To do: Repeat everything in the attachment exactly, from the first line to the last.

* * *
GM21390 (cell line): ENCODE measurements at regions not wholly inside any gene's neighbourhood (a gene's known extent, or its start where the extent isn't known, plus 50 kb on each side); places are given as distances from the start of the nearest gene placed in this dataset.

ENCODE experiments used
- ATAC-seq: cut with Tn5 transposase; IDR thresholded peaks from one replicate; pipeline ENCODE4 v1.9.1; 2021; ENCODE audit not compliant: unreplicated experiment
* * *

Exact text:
GM21390 (cell line): ENCODE measurements at regions not wholly inside any gene's neighbourhood (a gene's known extent, or its start where the extent isn't known, plus 50 kb on each side); places are given as distances from the start of the nearest gene placed in this dataset.

ENCODE experiments used
- ATAC-seq: cut with Tn5 transposase; IDR thresholded peaks from one replicate; pipeline ENCODE4 v1.9.1; 2021; ENCODE audit not compliant: unreplicated experiment